About Karen Dalglish Seal

DisAbility Advocates:

Dedicated to providing information to individuals with disabilities, their families, their friends and their service providers.


Expert Witnesses

Students with disabilities are governed under the Individuals with Disabilities Education Improvement Act of 2004 (I.D.E.A.).   I.D.E.A. is federal law which demands that each student with a disability be provided with an education that meets their unique educational needs.  The I.D.E.A. provides for individual education plans with appropriate modifications and accommodations in the curriculum that permit each student to function successfully in the least restrictive environment. Another part of the puzzle of the special education system is child find.  Schools have a mandate to locate children with disabilities and to provide services.

  Once the child is identified as potentially having special needs, an expert or experts (Licensed Specialist in School Psychology, Diagnostician, Speech Therapists, Physician, Occupational Therapist, Physical Therapist, etc.) may assess the student to determine the extent and type of disability(ies).  An assessment team then signs the assessment, the Full Individual Evaluation (FIE).  The FIE is then presented to a committee that consists of, at the minimum, an administrator, a special education teacher, a general education teacher, assessment personnel and the parent.  The committee called an Admission, Review and Dismissal Committee (A.R.D.C.) then meets to determine if the student qualifies for special education services and, if so, what those services will be.  If the student qualifies for services, then the A.R.D.C. develops an individual education plan (I.E.P.) for the child.

Because of an 8.5% cap on special education services imposed by the Texas Education Agency as well as internal and external pressures placed on the experts by the schools, parents have lost faith in this system.  The child is often denied services or given less than appropriate services.  The experts who do the assessment work at the whim of the District and must conform to District instructions when it comes to assessment.  As a result, many children are not identified or are underidentified.  Parents can request an Independent Educational Evaluation (IEE) but the Districts often dismiss the assessments that are not performed by their staff members over whom the Districts have control. As a result, the parents must file a complaint with the Texas Education Agency or file a request for a due process hearing.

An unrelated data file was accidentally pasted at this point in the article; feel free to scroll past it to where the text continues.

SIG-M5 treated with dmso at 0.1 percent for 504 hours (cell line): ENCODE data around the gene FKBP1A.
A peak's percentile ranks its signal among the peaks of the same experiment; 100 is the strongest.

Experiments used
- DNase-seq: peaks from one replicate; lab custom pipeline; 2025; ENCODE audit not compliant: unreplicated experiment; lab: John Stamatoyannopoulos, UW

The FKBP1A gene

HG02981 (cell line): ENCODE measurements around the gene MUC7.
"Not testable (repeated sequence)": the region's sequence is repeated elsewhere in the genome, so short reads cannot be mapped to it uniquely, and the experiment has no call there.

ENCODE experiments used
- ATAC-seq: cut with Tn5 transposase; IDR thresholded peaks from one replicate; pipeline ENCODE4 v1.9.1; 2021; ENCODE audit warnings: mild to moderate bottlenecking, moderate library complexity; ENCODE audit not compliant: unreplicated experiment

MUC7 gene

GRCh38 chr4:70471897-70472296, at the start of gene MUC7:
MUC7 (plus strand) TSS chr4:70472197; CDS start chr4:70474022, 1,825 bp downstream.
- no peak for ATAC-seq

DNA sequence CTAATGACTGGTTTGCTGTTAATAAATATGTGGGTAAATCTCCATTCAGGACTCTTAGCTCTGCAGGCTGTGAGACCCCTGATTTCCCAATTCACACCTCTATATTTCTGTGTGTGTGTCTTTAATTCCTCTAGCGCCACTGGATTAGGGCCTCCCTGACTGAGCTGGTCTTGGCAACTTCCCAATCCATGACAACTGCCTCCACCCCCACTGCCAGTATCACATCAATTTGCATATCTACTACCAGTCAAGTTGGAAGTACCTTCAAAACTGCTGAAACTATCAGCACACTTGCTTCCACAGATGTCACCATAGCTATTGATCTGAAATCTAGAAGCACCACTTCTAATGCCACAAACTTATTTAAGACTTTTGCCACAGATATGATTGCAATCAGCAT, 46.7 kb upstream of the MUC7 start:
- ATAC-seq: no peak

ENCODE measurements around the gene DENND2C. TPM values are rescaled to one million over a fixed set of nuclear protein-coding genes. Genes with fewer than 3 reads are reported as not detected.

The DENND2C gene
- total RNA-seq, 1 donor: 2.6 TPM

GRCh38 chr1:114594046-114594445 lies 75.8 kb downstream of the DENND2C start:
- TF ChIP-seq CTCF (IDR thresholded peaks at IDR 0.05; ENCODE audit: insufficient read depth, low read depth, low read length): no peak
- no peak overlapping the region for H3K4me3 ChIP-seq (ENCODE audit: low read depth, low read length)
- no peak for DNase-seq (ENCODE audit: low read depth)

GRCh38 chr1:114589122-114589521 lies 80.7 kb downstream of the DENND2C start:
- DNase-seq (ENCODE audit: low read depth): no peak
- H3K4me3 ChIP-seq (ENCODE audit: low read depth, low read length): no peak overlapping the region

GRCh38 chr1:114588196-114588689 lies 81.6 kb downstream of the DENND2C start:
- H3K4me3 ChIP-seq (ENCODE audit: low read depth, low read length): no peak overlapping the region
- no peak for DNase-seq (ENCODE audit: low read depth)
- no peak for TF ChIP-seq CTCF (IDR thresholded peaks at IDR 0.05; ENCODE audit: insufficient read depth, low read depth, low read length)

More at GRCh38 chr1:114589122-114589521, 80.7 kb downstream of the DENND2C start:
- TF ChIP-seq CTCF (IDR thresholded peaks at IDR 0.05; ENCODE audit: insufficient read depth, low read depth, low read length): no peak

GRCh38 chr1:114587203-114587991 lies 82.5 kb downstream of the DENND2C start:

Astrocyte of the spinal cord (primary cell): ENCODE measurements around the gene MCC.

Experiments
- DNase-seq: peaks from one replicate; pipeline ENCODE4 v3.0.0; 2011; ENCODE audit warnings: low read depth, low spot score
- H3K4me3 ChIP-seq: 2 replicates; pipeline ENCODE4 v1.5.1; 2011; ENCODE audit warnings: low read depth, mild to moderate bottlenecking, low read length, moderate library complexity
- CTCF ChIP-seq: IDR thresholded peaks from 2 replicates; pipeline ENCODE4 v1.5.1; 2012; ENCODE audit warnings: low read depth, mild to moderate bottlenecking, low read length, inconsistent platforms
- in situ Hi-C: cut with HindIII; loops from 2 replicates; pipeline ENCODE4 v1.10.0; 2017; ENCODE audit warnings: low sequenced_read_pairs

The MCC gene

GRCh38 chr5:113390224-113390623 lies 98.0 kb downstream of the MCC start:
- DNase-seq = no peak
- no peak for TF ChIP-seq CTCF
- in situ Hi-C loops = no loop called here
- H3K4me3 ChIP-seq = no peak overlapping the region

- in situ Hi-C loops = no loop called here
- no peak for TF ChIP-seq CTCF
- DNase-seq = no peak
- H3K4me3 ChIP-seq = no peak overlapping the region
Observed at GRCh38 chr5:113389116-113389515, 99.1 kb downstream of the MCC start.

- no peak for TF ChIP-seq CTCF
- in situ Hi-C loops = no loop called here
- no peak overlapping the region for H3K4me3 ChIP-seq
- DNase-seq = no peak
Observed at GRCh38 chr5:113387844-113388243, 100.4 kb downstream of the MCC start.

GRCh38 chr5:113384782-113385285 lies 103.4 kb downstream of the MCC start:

A complaint takes time and may or may not obtain results for the intended child.  In the alternative, a parent can file for a due process hearing.  An independent hearing officer is appointed for the hearing and the school has all of its experts on hand.  These “experts” are not free from the influence of the Districts.  The parents will have to obtain their own experts.  Unfortunately, it is not possible to prevail at a due process hearing without experts.  And, experts are expensive.

Therefore, to make the process somewhat fair to the parents who bear the burden of proof in due process hearing but who are not privy to the daily activities within the classroom and school and who do not have easy access to experts, the following change in the law should be provided:

{C}{C}·         {C}{C}A parent must be free to choose an independent expert or experts to testify on behalf of the student paid for by the District the child attends.

{C}{C}·         {C}{C}If more than one expert is required, then the hearing officer should make a decision about the necessity of the additional expert(s) for the hearing.

{C}{C}·         {C}{C}Telephonic testimony by the student’s doctors should be permitted without the permission of the hearing officer. 

The need for fair and responsible due process hearings that are not frivolous, not misusing the resources of the District, supports the requirement that only an attorney should file and prosecute a due process hearing.  This requirement ensures that precious state funds are spent judiciously and attorneys can be held accountable by the State Bar of Texas for any frivolous hearing requests.


Karen Dalglish Seal, Attorney

202 East Park Avenue

San Antonio, TX 78212

Office: 210-226-8101

Facsimile:  210-226-8175

E-mail:  Karen@kseallaw.com


All information contained within this web site is provided for information purposes only and does not constitute legal advice. No attorney-client relationship exists from the use of this web site, and an attorney-client relationship may only be established by contracting directly with Karen Dalglish Seal, Attorney at Law. Intellectual property within this Website are copyrighted and may not be reproduced in any form without the express permission of Karen Dalglish Seal.  Licensed by the Supreme Court of Texas. Not certified by the Texas Board of Legal Specialization.

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